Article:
The agreements, made by the vast majority of employees working in the division, will save AIG around $20 million – but it will still be paying out about $100 million to 200 employees.
Those who have agreed to the deal, which has seen many accept ten to 20 per cent cuts in how much they will get, will now receive payment this week rather than in March, the originally intended date.
AIG has faced heavy criticism over the planned bonus payouts to staff in the unit - which was responsible for the huge credit losses from derivatives trading that forced the company into seeking bailout funding from the US government.
But the financial institution has expressed its hope that the pay reductions will head off further complaints.
"We are greatly appreciative that virtually all – some 97 per cent – of active financial product employees have volunteered to reduce their upcoming 2010 payment to help achieve our giveback target," a company statement said.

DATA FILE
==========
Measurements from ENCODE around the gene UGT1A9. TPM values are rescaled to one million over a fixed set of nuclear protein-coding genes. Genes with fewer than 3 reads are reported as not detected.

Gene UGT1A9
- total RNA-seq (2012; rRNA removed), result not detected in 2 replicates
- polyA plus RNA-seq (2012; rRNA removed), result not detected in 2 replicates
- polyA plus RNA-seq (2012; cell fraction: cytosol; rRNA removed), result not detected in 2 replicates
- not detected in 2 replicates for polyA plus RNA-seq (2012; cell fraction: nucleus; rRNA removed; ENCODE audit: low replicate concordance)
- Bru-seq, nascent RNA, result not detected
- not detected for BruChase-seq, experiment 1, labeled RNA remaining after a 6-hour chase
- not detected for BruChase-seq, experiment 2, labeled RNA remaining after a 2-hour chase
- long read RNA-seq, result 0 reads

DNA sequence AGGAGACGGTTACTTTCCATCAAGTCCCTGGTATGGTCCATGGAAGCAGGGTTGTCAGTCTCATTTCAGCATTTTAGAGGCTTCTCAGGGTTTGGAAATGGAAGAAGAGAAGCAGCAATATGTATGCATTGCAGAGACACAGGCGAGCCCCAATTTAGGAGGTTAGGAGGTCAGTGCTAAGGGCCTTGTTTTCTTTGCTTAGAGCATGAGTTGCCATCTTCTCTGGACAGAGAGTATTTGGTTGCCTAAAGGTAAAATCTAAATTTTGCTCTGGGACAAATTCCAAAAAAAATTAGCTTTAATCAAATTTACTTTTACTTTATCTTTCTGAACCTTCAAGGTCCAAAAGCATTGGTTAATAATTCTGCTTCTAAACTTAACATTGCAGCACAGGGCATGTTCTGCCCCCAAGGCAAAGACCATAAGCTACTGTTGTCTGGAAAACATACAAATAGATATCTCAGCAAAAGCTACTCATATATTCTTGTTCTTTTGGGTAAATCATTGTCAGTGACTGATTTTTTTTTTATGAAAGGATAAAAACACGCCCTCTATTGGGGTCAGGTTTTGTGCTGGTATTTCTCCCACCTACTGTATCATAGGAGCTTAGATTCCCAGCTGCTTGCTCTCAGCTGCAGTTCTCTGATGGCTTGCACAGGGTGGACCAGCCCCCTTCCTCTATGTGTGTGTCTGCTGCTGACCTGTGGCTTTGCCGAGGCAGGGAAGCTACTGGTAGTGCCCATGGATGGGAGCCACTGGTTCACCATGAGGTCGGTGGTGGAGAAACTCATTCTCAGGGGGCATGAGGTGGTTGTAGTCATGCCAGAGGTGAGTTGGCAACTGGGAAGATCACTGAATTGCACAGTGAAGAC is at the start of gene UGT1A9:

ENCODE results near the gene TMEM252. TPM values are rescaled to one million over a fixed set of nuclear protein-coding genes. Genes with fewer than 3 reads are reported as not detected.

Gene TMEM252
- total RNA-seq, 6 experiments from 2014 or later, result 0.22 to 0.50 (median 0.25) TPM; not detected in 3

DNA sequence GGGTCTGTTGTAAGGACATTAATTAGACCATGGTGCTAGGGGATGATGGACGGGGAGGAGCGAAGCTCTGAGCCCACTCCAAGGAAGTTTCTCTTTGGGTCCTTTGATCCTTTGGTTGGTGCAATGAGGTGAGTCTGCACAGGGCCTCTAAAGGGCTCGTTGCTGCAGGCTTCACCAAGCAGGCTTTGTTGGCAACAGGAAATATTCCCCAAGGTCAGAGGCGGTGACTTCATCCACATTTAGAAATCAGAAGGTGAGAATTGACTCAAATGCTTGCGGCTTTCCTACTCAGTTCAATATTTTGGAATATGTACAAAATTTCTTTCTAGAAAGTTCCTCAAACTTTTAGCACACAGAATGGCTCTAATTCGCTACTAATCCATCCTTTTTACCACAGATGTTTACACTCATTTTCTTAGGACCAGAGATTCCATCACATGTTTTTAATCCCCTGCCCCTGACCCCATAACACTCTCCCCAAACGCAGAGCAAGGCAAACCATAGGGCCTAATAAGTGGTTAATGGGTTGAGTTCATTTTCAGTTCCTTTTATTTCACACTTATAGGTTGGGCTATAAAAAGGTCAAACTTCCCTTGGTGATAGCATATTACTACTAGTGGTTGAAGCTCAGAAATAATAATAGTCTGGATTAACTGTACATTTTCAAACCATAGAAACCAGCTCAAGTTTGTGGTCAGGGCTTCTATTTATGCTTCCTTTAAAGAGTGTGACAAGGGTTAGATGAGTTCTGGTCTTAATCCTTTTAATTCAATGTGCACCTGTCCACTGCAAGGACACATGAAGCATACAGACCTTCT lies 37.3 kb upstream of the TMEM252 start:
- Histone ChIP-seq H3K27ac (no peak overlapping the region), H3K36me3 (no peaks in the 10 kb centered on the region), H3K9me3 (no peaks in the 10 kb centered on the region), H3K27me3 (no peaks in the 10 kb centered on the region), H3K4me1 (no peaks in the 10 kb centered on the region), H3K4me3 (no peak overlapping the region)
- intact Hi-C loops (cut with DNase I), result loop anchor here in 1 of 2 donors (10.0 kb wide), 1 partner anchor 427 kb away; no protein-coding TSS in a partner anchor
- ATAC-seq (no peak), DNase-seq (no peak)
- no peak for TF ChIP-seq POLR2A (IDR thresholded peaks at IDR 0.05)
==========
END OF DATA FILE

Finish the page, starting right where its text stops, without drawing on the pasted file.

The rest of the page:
AIG added that some former members of staff due to receive payments have also agreed to bonus cuts.
"The reductions from these two groups stand at about $20 million and we believe this allows us to largely put this matter behind us," it was added.
Last month, further controversy about AIG's additional payments to its financial products unit was stoked when a company insider told Reuters that around 40 per cent of those in line to receive the upcoming bonuses no longer worked for the firm.
AIG did not reveal what percentage of ex-employees had agreed to the cuts but added it would continue negotiating with its former staff members about how much they will receive in bonuses over the coming months.
By Asim Shah